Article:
What has been your experience only reviewing preprints since 2021? Very positive. In 2021, eLife began only reviewing preprints and asking our reviewers to write public versions of their peer reviews containing observations useful to readers. We have posted eLife reviews of more than 2,200 preprints to bioRxiv and medRxiv, along with a compact editorial assessment. We found that there were no changes in gender or geographic author demographic and it had no significant effect on reviewer recruitment and engagement. This initiative was the first step in the move to our new model and helped us develop the detail.
What proportion of submissions will be sent to external reviewers, and what will be the criteria? The criteria will change from 'is this suitable for publication in eLife' to ' is this an interesting article worth reviewing?'. Our purpose being to constructively review articles rather than fit them into a hierarchical journal construct. Our capacity however is limited by the size and interests of our editorial board, so the number of articles sent to review will naturally be limited. Currently, we send 30% of submissions to review but we assume this will change with the new model depending on how authors respond.
Will this new policy change the article types (https://reviewer.elifesciences.org/author-guide/types) that eLife publishes? No, we will continue to offer different article types.
Is content published as a Reviewed Preprint different from a Research Article? No, the content is the same. In this system, our editors and peer reviewers review the preprint, which is the version of the manuscript that has been deposited in a preprint server. The Reviewed Preprint will contain the public peer reviews and eLife assessment and will have an eLife citation and DOI. When our authors get to the end of the reviewing process and decide they want a final version (Version of Record), we carry out a series of additional checks to ensure that the data, methods, and code are made available, that appropriate reporting standards have been followed, that competing interest and ethics statements are complete, and that cell lines have been authenticated. It is the final Version of Record that we send to the indexers.
How is the new publishing model similar to or different from older publishing models based on preprints combined with peer review (e.g. Copernicus, F1000)? There are three main differences. 1) Peer review and assessment at eLife continues to be organised by an editorial team made up of academic experts and led by an Editor-in-Chief, Deputy Editors, Senior Editors, and a Board of Reviewing Editors via a consultative peer-review model already known as one of the most constructive for authors in the industry. 2) The addition of an eLife assessment is a further crucial part of our model, distinctive from what others are doing – it is a key addition to our public peer reviews and it enables readers to understand the context of the work, the significance of the research and the strength of the evidence. 3) We are no longer making accept/reject decisions based on peer review – authors will choose if and when to produce a Version of Record at any point following the review process.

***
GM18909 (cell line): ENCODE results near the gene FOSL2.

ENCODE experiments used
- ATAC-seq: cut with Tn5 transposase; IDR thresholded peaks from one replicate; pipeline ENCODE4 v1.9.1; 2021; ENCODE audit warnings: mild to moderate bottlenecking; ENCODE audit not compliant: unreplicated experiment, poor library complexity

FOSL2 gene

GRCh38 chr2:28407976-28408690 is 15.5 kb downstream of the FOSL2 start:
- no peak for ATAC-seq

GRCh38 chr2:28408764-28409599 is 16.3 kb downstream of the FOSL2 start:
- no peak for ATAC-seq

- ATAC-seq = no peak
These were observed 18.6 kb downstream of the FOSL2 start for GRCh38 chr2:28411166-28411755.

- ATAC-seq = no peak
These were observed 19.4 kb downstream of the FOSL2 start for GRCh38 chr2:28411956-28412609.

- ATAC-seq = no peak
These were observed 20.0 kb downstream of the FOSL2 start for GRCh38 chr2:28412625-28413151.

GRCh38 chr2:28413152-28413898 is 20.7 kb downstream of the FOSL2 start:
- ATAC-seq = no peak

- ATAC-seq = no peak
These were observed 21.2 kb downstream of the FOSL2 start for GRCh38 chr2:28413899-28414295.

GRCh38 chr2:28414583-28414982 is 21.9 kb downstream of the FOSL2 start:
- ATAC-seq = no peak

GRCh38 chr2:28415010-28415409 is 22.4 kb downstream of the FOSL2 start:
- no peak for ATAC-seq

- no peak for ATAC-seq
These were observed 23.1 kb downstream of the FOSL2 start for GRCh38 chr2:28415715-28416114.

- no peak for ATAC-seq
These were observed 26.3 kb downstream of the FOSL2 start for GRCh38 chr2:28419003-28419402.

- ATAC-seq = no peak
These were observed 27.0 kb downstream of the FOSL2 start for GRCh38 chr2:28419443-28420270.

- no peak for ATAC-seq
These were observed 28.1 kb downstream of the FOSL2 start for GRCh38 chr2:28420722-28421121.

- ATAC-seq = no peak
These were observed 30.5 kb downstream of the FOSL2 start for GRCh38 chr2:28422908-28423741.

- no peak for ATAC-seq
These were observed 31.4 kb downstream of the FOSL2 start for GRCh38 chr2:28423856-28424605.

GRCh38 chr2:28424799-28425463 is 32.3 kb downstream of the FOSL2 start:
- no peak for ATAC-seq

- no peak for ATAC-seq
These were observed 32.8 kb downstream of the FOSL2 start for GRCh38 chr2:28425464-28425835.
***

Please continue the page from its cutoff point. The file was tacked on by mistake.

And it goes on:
What is your role at Life? My role is Head of Publishing. I manage the four publishing departments – Editorial, Production, Journal Development and Features – which function together to operate and publish the eLife journal. I also work with the technology, marketing, and communities teams to oversee the ongoing transition to the new model and work to drive innovation in publishing and in open initiatives. A further part of my role is to work with funders, libraries, external partners, and organisations in the open science community to ensure we strive in our mission to create real change in the practice of science and a future where a diverse, global community of researchers shares open results for the benefit of all.